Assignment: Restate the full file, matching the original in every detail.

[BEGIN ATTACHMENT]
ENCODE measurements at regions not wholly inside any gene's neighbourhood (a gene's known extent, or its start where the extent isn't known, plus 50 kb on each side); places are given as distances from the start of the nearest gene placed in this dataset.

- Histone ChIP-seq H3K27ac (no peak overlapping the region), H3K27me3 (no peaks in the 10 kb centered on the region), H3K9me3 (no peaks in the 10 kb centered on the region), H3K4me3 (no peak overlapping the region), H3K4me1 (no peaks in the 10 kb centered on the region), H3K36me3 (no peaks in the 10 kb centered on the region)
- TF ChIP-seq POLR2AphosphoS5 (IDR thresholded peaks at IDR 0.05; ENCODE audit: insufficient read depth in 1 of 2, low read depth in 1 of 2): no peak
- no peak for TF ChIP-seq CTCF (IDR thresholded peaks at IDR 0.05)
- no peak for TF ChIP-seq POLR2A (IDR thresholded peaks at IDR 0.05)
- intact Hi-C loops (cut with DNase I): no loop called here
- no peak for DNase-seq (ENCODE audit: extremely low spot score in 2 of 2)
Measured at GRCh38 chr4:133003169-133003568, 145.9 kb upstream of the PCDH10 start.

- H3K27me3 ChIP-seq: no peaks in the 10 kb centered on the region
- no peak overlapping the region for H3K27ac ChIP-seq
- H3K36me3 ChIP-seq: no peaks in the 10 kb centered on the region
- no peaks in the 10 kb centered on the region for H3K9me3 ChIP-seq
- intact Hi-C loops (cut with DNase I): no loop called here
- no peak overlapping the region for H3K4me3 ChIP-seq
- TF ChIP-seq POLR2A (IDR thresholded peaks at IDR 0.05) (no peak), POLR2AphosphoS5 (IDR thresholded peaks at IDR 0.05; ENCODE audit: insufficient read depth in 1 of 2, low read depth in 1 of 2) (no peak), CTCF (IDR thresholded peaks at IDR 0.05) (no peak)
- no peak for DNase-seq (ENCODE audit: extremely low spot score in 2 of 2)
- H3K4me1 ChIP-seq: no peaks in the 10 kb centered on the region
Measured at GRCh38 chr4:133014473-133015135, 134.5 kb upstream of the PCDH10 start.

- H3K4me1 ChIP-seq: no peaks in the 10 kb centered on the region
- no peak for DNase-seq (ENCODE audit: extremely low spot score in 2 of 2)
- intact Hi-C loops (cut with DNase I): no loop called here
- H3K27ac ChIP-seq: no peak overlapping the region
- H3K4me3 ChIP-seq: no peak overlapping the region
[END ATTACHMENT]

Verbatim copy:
ENCODE measurements at regions not wholly inside any gene's neighbourhood (a gene's known extent, or its start where the extent isn't known, plus 50 kb on each side); places are given as distances from the start of the nearest gene placed in this dataset.

- Histone ChIP-seq H3K27ac (no peak overlapping the region), H3K27me3 (no peaks in the 10 kb centered on the region), H3K9me3 (no peaks in the 10 kb centered on the region), H3K4me3 (no peak overlapping the region), H3K4me1 (no peaks in the 10 kb centered on the region), H3K36me3 (no peaks in the 10 kb centered on the region)
- TF ChIP-seq POLR2AphosphoS5 (IDR thresholded peaks at IDR 0.05; ENCODE audit: insufficient read depth in 1 of 2, low read depth in 1 of 2): no peak
- no peak for TF ChIP-seq CTCF (IDR thresholded peaks at IDR 0.05)
- no peak for TF ChIP-seq POLR2A (IDR thresholded peaks at IDR 0.05)
- intact Hi-C loops (cut with DNase I): no loop called here
- no peak for DNase-seq (ENCODE audit: extremely low spot score in 2 of 2)
Measured at GRCh38 chr4:133003169-133003568, 145.9 kb upstream of the PCDH10 start.

- H3K27me3 ChIP-seq: no peaks in the 10 kb centered on the region
- no peak overlapping the region for H3K27ac ChIP-seq
- H3K36me3 ChIP-seq: no peaks in the 10 kb centered on the region
- no peaks in the 10 kb centered on the region for H3K9me3 ChIP-seq
- intact Hi-C loops (cut with DNase I): no loop called here
- no peak overlapping the region for H3K4me3 ChIP-seq
- TF ChIP-seq POLR2A (IDR thresholded peaks at IDR 0.05) (no peak), POLR2AphosphoS5 (IDR thresholded peaks at IDR 0.05; ENCODE audit: insufficient read depth in 1 of 2, low read depth in 1 of 2) (no peak), CTCF (IDR thresholded peaks at IDR 0.05) (no peak)
- no peak for DNase-seq (ENCODE audit: extremely low spot score in 2 of 2)
- H3K4me1 ChIP-seq: no peaks in the 10 kb centered on the region
Measured at GRCh38 chr4:133014473-133015135, 134.5 kb upstream of the PCDH10 start.

- H3K4me1 ChIP-seq: no peaks in the 10 kb centered on the region
- no peak for DNase-seq (ENCODE audit: extremely low spot score in 2 of 2)
- intact Hi-C loops (cut with DNase I): no loop called here
- H3K27ac ChIP-seq: no peak overlapping the region
- H3K4me3 ChIP-seq: no peak overlapping the region